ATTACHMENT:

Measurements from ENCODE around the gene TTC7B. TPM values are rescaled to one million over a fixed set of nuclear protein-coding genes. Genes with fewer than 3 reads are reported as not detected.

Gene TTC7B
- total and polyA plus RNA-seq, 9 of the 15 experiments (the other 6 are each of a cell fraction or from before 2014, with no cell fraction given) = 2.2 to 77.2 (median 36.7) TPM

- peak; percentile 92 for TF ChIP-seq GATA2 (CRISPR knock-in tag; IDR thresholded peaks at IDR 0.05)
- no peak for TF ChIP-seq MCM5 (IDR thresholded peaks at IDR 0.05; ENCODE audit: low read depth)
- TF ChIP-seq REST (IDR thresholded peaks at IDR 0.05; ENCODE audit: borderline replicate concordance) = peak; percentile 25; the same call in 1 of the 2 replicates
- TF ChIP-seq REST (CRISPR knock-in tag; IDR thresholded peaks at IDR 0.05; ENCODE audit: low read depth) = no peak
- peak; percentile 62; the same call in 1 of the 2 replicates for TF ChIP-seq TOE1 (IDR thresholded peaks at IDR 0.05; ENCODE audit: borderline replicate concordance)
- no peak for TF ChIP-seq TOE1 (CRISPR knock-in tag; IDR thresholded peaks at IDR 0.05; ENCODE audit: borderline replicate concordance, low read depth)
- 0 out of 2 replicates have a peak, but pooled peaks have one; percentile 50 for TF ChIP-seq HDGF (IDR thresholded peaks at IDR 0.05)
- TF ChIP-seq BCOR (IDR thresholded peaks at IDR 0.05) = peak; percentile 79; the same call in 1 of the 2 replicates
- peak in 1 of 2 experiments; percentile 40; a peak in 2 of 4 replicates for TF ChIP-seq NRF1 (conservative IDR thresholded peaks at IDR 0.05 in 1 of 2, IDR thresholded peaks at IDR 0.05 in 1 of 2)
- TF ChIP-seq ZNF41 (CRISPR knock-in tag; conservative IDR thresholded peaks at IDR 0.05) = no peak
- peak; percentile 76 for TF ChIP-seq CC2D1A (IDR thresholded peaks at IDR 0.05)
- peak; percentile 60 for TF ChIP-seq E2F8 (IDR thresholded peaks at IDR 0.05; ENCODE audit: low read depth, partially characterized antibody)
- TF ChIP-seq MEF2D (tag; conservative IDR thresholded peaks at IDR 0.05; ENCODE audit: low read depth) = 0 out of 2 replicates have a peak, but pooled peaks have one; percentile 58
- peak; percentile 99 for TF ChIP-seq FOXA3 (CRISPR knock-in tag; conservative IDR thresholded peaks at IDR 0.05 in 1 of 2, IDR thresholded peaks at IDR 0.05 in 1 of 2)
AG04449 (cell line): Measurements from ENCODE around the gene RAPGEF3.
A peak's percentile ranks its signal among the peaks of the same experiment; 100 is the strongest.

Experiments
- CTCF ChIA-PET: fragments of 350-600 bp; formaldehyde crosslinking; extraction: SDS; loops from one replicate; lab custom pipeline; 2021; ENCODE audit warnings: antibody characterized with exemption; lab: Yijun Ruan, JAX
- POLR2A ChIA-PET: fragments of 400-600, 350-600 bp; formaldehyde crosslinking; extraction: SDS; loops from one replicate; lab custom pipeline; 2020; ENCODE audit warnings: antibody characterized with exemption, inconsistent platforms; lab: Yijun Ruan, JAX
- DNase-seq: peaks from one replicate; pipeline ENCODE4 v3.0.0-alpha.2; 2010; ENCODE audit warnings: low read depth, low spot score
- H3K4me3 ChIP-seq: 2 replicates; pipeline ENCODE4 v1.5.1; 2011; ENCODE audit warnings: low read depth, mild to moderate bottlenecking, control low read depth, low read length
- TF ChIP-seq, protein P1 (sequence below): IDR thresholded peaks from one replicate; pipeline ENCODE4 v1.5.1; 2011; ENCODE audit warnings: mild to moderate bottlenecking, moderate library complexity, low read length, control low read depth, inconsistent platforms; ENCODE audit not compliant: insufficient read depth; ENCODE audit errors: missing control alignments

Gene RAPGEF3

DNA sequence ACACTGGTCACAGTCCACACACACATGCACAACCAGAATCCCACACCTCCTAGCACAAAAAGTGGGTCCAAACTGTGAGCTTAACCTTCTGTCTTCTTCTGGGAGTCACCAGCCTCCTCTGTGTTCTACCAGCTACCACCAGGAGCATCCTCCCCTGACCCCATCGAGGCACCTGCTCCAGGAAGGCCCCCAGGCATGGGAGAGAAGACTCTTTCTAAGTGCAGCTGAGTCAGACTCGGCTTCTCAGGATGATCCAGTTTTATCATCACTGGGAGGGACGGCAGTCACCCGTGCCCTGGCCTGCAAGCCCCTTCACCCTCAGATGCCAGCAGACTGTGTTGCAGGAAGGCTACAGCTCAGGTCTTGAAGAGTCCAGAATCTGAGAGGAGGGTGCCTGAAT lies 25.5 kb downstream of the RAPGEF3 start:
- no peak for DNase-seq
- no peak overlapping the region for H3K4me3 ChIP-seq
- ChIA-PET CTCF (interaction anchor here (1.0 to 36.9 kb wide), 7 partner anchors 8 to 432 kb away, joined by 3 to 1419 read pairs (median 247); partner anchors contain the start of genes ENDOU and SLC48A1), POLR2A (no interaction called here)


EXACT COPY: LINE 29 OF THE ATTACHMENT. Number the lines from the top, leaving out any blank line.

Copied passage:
- no peak overlapping the region for H3K4me3 ChIP-seq